One more important thing. When you go off and try your new class or sport, don’t forget to take everything you have learnt from me about good alignment with you. Biomechanist Katy Bowman talks about how much of our exercise is ‘junk food exercise’ – exercise that gives limited benefit because it is done with poor alignment. Make sure your exercise is nutritious, not junky!

P.S. I know I am the easy answer to increasing your exercise frequency if you are already working out with me. If you want to add in more sessions, I’m afraid I probably won’t be able to accommodate you. But Tracey might be able to. And after Easter I am adding an extra mat class on Tuesday mornings at 9 as my other two classes are oversubscribed. So I may be able to squeeze you into one of those. But don’t just rely on me – think outside the box!

 

How Much Movement?

I am frequently asked by my clients how often I exercise. I think they are probably hoping I will say – not that much and you don’t have to do much either! You and they know, however, that I won’t say that. Almost all of us need to exercise more (and I will say more about that in my next post – How Much Exercise?). Even more importantly, almost all of us need to MOVE more.

What’s the difference, you ask? EXERCISE is an activity that is focused on a particular kind of movement with particular goals that you have set aside anything from 10 minutes to an hour to achieve. It is walking, yoga, pilates, tennis, working out at the gym, basketball, rock climbing, hiking, salsa dancing etc etc. MOVEMENT is just not being static. It includes the prescribed exercise that happens once, twice or three times a week in a class. But it is mostly what your body does (or doesn’t do) in the approximately 112 other waking hours in your week.

More and more research is showing that being static is pretty bad for us. Being static and sedentary adversely affects our health, our joints and soft tissues, even our brains. Sitting is the new smoking, but now that many people are getting standing desks we are realising that standing statically isn’t that much better. We are animals and we are designed to move. In the natural world we would have to use our bodies to find and prepare food (and therefore have physically worked for the calories we are consuming – but that’s another post on why so many of us struggle with our weight) as well as build and maintain our shelter, run away from predators, etc. In our modern world almost no movement is required of us as we move from bed to car/bus to office chair to sofa.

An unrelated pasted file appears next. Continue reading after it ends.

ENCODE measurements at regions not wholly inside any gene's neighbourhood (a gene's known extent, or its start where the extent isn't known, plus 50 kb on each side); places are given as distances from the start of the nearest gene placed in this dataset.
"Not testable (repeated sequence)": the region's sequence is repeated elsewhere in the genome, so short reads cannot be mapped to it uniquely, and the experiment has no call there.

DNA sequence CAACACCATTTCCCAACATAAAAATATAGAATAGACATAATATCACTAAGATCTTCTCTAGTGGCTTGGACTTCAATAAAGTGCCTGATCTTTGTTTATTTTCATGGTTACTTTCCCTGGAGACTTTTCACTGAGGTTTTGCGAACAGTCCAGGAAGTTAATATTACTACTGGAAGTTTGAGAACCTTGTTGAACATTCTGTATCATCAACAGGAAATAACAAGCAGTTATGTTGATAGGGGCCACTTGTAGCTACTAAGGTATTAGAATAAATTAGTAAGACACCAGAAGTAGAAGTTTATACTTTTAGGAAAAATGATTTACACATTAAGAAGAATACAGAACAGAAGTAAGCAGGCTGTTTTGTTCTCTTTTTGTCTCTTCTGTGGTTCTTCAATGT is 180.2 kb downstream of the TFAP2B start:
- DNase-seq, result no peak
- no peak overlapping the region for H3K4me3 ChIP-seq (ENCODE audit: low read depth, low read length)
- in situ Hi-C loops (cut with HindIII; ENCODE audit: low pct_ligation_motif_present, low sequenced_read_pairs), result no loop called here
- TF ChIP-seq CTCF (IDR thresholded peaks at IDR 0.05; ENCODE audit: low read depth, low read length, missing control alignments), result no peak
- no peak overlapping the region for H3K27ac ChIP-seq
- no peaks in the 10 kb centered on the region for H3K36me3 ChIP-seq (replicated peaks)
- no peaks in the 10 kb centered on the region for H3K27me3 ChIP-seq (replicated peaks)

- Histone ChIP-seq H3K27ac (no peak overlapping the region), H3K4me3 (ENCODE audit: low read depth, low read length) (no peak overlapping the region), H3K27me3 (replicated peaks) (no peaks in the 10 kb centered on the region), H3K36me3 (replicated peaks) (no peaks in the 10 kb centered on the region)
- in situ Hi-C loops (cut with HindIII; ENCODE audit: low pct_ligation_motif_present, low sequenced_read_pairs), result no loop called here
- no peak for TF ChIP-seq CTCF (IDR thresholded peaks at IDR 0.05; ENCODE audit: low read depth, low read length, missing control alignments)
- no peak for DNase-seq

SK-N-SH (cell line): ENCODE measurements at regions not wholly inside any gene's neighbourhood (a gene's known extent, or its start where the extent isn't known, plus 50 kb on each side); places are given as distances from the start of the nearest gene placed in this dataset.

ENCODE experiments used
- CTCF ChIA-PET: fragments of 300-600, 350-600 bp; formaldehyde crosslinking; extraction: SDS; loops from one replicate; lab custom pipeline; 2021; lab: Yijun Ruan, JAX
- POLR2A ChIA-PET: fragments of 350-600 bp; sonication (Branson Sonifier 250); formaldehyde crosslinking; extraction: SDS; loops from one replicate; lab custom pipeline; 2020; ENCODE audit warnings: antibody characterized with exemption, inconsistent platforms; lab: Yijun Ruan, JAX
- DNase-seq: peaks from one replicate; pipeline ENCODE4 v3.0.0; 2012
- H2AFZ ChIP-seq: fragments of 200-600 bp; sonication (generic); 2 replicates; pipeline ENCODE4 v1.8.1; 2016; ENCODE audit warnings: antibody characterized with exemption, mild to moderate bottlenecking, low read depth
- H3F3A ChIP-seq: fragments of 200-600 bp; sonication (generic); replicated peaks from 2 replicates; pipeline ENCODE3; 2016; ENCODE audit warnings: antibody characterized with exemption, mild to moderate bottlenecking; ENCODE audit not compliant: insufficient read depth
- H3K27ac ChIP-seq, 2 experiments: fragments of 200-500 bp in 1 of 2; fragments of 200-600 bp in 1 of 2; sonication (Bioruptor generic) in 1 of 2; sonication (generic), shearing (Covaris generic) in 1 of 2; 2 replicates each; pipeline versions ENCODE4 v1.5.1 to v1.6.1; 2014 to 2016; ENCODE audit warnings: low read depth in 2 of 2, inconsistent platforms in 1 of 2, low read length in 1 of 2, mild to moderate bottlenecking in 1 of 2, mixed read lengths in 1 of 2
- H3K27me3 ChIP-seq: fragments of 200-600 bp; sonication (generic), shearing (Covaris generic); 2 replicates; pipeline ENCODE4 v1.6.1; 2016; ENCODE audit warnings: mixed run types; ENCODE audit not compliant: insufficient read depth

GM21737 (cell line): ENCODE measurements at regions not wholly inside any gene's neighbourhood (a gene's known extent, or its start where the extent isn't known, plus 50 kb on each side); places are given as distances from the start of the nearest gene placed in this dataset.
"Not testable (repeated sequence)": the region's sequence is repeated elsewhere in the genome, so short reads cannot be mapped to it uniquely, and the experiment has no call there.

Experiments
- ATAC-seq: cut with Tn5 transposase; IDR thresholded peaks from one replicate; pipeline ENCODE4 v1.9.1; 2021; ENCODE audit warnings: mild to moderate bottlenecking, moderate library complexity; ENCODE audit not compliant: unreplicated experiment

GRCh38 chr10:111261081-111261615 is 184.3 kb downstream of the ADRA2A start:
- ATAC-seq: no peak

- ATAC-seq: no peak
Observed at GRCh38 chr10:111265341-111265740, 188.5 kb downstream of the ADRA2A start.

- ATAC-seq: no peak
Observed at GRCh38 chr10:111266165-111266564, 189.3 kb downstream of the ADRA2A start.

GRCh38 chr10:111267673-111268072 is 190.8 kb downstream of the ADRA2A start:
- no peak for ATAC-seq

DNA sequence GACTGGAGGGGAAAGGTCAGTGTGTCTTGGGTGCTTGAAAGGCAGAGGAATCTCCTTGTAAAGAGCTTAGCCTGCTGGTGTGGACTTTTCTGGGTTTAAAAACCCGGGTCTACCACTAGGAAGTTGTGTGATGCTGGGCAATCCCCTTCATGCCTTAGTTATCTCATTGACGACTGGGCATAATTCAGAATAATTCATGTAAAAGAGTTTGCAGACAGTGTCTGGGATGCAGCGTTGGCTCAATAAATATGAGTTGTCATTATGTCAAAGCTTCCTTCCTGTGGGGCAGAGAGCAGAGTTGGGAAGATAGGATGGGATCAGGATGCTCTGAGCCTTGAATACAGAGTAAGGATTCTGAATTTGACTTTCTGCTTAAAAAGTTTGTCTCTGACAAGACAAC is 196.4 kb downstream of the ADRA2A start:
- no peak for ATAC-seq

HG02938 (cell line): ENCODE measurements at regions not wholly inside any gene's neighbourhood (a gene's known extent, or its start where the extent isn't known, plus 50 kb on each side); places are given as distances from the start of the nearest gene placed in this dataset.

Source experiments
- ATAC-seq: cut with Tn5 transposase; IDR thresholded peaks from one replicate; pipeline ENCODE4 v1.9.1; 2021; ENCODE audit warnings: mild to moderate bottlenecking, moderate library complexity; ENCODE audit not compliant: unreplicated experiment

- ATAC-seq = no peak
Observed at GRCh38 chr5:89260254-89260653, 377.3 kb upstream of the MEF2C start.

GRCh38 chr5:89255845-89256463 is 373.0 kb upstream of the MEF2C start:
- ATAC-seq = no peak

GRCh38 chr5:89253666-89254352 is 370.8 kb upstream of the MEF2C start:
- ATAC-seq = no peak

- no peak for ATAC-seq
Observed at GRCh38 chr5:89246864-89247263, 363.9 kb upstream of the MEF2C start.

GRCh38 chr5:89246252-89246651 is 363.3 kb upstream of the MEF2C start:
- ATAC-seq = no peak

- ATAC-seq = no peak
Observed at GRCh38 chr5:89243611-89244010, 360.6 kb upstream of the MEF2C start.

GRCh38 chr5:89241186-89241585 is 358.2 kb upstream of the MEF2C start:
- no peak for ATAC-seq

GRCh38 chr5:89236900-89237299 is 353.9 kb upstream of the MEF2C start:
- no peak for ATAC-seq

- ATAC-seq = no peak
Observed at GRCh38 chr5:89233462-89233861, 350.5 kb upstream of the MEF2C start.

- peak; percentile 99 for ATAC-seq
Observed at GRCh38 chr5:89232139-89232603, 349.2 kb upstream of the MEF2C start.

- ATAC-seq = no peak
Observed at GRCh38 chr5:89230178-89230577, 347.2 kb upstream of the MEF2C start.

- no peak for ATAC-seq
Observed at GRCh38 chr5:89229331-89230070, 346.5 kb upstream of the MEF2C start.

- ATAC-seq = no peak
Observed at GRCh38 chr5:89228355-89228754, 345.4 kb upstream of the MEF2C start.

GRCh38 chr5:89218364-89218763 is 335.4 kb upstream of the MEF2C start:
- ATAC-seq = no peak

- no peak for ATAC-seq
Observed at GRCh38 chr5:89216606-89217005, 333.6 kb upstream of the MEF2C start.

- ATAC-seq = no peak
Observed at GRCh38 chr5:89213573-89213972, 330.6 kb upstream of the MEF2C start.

So how do we incorporate more movement into our daily lives when our modern life is designed around sedentary behaviour? We have to consciously make it happen by giving ourselves prompts:

  • Set a timer on your phone to beep every 15 minutes to remind you to do a quick stretch.
  • Every time you send an email get up from your desk, wiggle around, then sit back down in a slightly different position.
  • Walk around when you are talking on the phone.
  • Put your laptop in different places – at a standing desk, on your dining table so you sit on a chair, on your coffee table so you have to sit down cross-legged or kneeling to use it. And change that place every 15 or 20 minutes.
  • Stand and ‘surf’ on the tube or bus rather than sitting.
  • Get up every time the ads come on TV.
  • Get down on the floor to play with your kids/read a book/file your nails.
  • Squat rather than bend over to fold the laundry.
  • Every time you walk through a doorway reach up with both hands and tap the top of the frame.
  • Whenever you walk past your husband/wife/partner/pet, grab them and do a little jig or slow dance together for a moment (they will love it – don’t we all need more attention?!) Or it could be a quick shadow box if they’ve been annoying you…

At this point I am making things up, and so can you.